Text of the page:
We remember a deceased person through the words he had spoken or the works he had left behind. Shujaat Bukhari is no more with us. He succumbed to the hail of bullets that were put into his body. Whether the fingers that pulled the triggers and the person(s) who ordered to do so were one and the same will only be cleared after the investigation, but the truth is that the ruthless hand of destiny has snatched Shujaat bhai from us.
Shujaat Bukhari’s editorials, articles and the speeches (which he delivered across the world) speak for him and elevate him to such a summit that anyone can envy. He was more concerned to alleviate pain and sufferings of the people of Kashmir than attain personal comfort, and precisely because of that he devoted more time for the people Kashmir than for his family. However, his was not a smooth journey by any measure – he had to travel many bumpy and dangerous roads and face many roadblocks. He faced people’s rage as well as two serious attempts on his life, but such threats and attacks never deterred him from what he stood for, and that is exactly what transformed him into a personality to emulate.
Shujaat Bukhari and I had our last conversation almost a week before he was murdered. The pretext was my latest piece on Kashmir. Recently, I was in Kashmir to interact with students of south Kashmir. During the trip I interacted with students of a degree colleges and a higher secondary school and also chanced upon meeting academics, traders, and some perplexed politicians who have no clear roadmap for the state. Also, I met young people who are victims of the corruption and corrupt system. Based on that journey, I published a comprehensive report in our newspaper, Chauthi Duniya. I was mulling over how to take that report to the Kashmiri readers. At that time Shujaat Bukhari was on a foreign trip to participate in international conferences depicting true picture of Kashmir. In our brief conversation on phone he told me to send the piece to Rising Kashmir and promised to serialize it. As per instruction I sent the piece which was published in parts. On the very day that the second part was published, Shujaat Bukhari was attacked and murdered. One of the last tweets of that fateful day was related to my piece, the other being related to the UN Human Rights report on Kashmir. The next day his janaza was performed and on the following day, the last part of my article was published in his newspaper.
As long as I live, one incident related to Jashn-e-Rekhta will keep bobbing up into my mind. Jashn-e-Rekha is an important festival for Urdu-loving people of Delhi, which attracts people not only from India but from across the world. During the latest edition of the festival, someone tapped my shoulder from behind. When I turned I found Shukat Bukhari along with a lady, whom he later introduced as his wife. As usual Shujaat Bukhari hugged me warmly. He asked me to visit Kashmir soon, as according to him three months gap is a huge gap. I promised him that I will soon come to Srinagar. But unfortunately when I visited south Kashmir, Shujaat bhai was on a foreign trip.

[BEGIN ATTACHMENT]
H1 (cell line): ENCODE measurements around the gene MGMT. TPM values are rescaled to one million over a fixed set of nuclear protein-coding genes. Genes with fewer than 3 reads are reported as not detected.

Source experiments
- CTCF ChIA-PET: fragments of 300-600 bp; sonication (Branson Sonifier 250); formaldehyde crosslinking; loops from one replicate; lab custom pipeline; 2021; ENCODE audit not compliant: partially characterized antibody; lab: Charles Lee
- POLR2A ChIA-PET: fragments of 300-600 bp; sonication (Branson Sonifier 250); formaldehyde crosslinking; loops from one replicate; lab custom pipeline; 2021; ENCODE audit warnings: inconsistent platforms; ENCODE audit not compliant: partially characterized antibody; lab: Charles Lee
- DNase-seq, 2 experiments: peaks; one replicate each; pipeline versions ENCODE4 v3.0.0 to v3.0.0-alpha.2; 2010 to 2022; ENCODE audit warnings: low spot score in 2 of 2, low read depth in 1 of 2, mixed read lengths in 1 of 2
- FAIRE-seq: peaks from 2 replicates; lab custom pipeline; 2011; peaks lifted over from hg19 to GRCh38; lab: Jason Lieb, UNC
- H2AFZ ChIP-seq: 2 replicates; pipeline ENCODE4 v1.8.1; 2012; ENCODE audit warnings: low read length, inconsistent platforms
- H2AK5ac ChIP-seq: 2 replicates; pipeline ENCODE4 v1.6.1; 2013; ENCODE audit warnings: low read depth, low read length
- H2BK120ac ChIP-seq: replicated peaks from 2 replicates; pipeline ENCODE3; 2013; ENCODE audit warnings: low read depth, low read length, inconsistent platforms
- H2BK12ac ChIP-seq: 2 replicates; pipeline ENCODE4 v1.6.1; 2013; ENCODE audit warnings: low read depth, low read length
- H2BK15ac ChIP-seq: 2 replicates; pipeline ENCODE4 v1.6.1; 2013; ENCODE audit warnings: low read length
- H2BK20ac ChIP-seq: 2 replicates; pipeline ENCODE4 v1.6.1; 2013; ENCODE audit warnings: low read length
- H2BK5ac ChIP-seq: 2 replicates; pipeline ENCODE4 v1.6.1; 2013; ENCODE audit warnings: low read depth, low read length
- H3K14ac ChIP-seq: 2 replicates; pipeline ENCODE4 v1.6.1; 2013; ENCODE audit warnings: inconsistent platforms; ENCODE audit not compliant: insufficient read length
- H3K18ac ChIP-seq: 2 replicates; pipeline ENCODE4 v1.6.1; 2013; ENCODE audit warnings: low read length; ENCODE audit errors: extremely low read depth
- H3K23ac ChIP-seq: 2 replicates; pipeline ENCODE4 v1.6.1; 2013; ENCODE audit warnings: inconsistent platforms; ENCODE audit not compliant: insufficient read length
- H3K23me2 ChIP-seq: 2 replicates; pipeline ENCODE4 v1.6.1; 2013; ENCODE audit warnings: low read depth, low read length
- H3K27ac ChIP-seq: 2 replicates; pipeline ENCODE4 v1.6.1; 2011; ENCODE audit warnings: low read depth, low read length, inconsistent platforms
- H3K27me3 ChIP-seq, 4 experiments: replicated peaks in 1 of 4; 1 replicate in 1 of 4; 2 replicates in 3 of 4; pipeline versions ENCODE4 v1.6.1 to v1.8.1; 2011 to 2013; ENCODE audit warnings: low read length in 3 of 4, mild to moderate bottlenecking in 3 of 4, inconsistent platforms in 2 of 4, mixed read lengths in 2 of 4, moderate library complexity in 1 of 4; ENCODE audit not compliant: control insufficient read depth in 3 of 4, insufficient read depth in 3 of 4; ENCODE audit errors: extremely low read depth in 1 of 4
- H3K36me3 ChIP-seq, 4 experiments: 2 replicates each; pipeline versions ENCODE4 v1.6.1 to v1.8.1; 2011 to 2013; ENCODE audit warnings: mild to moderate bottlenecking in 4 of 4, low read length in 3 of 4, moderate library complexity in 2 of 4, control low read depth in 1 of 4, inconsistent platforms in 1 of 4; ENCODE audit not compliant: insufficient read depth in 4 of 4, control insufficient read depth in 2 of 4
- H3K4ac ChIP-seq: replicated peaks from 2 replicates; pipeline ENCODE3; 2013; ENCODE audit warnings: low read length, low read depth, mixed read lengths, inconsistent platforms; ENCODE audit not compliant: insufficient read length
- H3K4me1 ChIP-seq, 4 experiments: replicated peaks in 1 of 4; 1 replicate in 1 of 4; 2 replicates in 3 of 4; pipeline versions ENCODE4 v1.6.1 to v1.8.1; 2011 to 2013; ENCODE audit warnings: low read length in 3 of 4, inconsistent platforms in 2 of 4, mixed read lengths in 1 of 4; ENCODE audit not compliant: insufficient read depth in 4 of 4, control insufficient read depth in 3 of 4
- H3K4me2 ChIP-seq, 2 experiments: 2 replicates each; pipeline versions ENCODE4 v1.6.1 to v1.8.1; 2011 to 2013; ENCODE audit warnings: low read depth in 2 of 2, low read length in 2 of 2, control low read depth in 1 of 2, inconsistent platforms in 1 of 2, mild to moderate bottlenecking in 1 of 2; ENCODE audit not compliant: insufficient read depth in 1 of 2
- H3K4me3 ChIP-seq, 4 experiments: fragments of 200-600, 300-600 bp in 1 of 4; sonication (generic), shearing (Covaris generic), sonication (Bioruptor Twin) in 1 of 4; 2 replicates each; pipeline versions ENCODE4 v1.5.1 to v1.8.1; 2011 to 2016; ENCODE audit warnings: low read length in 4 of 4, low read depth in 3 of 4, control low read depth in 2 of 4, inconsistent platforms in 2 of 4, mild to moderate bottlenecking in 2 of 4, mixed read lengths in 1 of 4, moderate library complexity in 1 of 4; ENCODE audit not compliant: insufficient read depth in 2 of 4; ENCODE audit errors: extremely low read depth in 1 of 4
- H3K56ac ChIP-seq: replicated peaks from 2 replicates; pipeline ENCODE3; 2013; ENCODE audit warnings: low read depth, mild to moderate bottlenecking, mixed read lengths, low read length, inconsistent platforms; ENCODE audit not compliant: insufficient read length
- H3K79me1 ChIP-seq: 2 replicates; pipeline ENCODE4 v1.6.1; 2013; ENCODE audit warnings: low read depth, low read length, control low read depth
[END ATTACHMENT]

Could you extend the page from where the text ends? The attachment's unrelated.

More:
He was a journalist who not only used to motivate people, but also purged many minds of misconceptions. Whenever we got a chance to talk we would plan to go to different parts of India and talk about Kashmir. There were many dangers in doing that, and I made him aware of those dangers. His response used to be: “What difference does it make? We are not living in a very happy situation. One can find such dangers everywhere. There is no dearth of people who due to misinformation take extreme views.” These things will never fade away from my mind.
We had an important meeting on the sideline of a seminar on Kashmir at India International Center in New Delhi. Before that I, along with Abhay Dubey and Ashok Wankhede, went to Kashmir in 2016 when there was lot of tension on streets – young men were up in arms against the Security Forces. After our return, I wrote a letter to the Prime Minister. That letter triggered a stir across the world, which was largely due to Shujaat Bukhari. The letter first appeared in Chauthi Duniya, and then in Rising Kashmir. Shujaat Bukhari made my letter to the Prime Minister viral across the world. Many newspapers reprinted that letter. Indeed, Shujaat Bukhari was duty-bound to convey to the world the pain Kashmiri youth, women and men were going through.
In the above-mentioned seminar, he told the audience that to understand the situation of Kashmir it is suffice to read my letter. I can recall vividly that Pakistani newspapers presented my letter as evidence to the world body against India. I told Shujaat Bukhari that I had not written the letter with intension to be used by Pakistan as a weapon against India. He replied, “Write another letter immediately and clear the air.” I responded to his advice.
Today, when Shujaat Bukhari is not among us, his smiling face, his words, his writings and his fearless demeanor will always inspire us as journalists to remain objective and upright against all kinds of threats and intimidation. Shujaat Bukhari’s killing is perhaps a big defeat to those forces who wanted to shut his voice, who wanted to stop his words from reaching the people. Shujaat Bhuari will always remain a leading light for all prudent people and for journalists who never compromise on the truth.